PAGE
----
J.P. Morgan Bank Broker Cleared of Coronavirus Crash Claim
An arbitration panel this week threw cold water on a customer’s complaint that J.P. Morgan Securities owed him money for failing to discuss its managed account trading strategy as markets were plummeting in late February and early March when Covid-19 hit U.S. shores.
Levenson did not name his broker in the April 7 claims he filed, and the award document did not specify his damage claims. But in seeking to dismiss the claims, J.P. Morgan asked arbitrators to let advisor Christopher Scibilia expunge all references to the matter from his Central Registration Depository regulatory filings.
Scibilia, a private client advisor at a New York branch of J.P. Morgan Chase Bank, has a single disclosure mark on his BrokerCheck record—a request for $100,000 from a client who alleged the firm did not disclose risks or discuss investment strategies when the value of his managed accounts was plummeting due to the pandemic.
The claim was settled for $3,000, according to the database.
The arbitrators did not rule on Levenson’s underlying claim because he withdrew it in July after agreeing to the settlement, but in granting the expungement request they were blunt about why Scibilia’s record should be cleared.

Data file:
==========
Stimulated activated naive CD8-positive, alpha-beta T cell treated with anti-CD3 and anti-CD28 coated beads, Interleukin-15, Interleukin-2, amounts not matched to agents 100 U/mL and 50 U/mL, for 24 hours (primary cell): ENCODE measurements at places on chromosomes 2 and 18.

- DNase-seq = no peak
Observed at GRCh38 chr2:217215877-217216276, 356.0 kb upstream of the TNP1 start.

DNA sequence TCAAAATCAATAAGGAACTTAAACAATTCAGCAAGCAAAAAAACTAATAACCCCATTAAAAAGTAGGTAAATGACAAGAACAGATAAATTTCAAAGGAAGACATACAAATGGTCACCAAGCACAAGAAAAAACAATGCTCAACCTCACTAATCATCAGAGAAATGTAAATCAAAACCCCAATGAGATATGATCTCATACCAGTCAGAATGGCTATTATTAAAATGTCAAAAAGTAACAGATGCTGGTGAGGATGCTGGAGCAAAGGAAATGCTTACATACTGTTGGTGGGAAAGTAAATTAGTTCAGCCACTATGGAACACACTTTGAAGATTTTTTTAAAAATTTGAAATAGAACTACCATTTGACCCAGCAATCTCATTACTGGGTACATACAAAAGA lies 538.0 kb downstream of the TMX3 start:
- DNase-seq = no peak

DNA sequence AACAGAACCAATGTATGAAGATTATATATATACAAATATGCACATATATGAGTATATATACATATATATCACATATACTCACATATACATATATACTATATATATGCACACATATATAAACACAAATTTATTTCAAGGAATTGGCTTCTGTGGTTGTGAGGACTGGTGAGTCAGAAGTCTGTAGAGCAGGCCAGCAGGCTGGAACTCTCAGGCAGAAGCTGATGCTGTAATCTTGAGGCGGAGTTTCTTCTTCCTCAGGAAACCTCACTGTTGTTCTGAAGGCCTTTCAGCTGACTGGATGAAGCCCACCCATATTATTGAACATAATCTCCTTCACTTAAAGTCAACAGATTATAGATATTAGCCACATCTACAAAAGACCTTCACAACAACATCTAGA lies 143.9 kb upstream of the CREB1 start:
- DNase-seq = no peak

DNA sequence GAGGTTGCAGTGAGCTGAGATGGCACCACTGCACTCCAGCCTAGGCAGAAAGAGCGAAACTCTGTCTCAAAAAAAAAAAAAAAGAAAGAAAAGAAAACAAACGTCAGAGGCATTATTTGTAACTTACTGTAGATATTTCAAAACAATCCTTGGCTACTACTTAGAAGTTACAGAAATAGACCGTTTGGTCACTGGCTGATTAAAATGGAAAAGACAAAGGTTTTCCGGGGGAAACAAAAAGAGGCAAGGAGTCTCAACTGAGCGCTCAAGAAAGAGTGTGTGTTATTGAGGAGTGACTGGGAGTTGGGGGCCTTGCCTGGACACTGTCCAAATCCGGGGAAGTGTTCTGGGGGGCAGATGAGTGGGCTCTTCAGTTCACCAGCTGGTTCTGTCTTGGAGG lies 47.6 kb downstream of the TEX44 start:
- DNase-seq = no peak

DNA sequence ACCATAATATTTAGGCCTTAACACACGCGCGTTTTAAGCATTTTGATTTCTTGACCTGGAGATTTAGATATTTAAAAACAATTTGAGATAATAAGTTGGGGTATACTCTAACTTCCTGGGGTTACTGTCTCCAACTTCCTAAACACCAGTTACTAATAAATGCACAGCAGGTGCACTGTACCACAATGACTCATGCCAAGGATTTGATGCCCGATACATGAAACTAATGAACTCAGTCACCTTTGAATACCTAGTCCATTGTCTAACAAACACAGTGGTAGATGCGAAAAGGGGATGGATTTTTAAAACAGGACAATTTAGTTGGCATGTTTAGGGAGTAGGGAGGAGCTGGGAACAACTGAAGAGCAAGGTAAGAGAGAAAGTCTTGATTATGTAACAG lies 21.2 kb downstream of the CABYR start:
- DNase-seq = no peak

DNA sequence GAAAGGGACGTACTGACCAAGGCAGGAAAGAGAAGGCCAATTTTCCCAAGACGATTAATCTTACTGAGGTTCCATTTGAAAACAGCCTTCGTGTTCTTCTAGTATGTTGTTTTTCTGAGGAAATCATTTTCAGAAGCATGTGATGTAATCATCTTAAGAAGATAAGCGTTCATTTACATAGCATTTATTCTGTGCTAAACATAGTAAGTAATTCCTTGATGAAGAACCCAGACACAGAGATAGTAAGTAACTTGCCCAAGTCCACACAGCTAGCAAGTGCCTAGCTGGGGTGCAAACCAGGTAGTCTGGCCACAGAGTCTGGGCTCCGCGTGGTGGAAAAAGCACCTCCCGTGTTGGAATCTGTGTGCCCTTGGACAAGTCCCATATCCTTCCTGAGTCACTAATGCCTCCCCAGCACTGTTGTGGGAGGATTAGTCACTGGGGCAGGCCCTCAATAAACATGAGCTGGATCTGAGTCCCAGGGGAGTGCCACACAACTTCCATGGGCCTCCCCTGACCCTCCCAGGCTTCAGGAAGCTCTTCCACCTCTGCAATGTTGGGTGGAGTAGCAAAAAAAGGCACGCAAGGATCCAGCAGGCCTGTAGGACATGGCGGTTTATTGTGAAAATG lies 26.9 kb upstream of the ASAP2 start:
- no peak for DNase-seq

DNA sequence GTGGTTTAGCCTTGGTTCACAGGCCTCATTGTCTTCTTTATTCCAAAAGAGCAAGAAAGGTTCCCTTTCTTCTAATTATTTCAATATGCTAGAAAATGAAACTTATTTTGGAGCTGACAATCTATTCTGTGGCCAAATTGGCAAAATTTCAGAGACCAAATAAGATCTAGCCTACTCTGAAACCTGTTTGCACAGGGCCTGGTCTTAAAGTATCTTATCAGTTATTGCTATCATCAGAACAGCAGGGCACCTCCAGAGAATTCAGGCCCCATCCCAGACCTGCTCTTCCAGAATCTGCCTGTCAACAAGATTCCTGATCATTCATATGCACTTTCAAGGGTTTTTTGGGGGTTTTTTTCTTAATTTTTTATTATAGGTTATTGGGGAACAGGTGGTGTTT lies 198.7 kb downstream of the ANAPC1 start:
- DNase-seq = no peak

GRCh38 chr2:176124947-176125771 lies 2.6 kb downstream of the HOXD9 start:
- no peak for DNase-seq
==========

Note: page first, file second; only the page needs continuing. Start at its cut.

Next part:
Levenson’s allegation of being “risk-averse” and interested in “ultra-secure investments” was belied by a proposal summary he signed representing that he was a “moderate aggressive” investor seeking “growth, with current income as a secondary concern,” the arbitrators wrote.
“Furthermore, while Claimant alleged that Scibilia failed to contact him about the market risks connected with the pandemic, the uncontroverted documentary evidence and Scibilia’s testimony show that Claimant was contacted on numerous occasions, beginning on, at least, February 26, 2020, to discuss the impact of the pandemic….[I]t is beyond doubt that the underlying customer complaint was clearly erroneous and the resulting occurrence should be expunged.”
While every Finra arbitration decision is case-specific and cannot be cited as a precedent, the Levenson decision is notable because it deals with an event that failed to generate heat once markets rebounded from their early losses of about 30%, and could put investors on notice about rushing to file for damages.
“Had the market stayed down, we would have seen a tsunami of claims, because brokers, as always, were telling clients, ‘Don’t worry the market is going to come back,’” said Andrew Stoltmann, a plaintiff’s lawyer in Chicago who in March was among those expecting a torrent of customer cases against firms for failing to monitor advisory accounts. “In fact this time, the markets came roaring back. It happened.”
The few Coronavirus Crash cases that are making their ways through arbitration allege shoot-from-the-hip decisions by firms that sold out customers’ margin positions without adequate notice, Stoltmann said.
Levenson, whose web biography says he is a county judge in Atlanta and lists fiduciary and accounting disputes as an area of specialty, did not return several calls for comment about the arbitration decision or how he began working with Scibilia. He did not participate in the expungement hearing, according to the award document.
Scibilia, who has been a broker in New York City for 13 years at Smith Barney and J.P. Morgan Chase, did not return requests for comment left with an associate.
The arbitrators assessed all hearing fees of $2,250 solely against J.P. Morgan, and rejected other claims for damages and fees from both parties.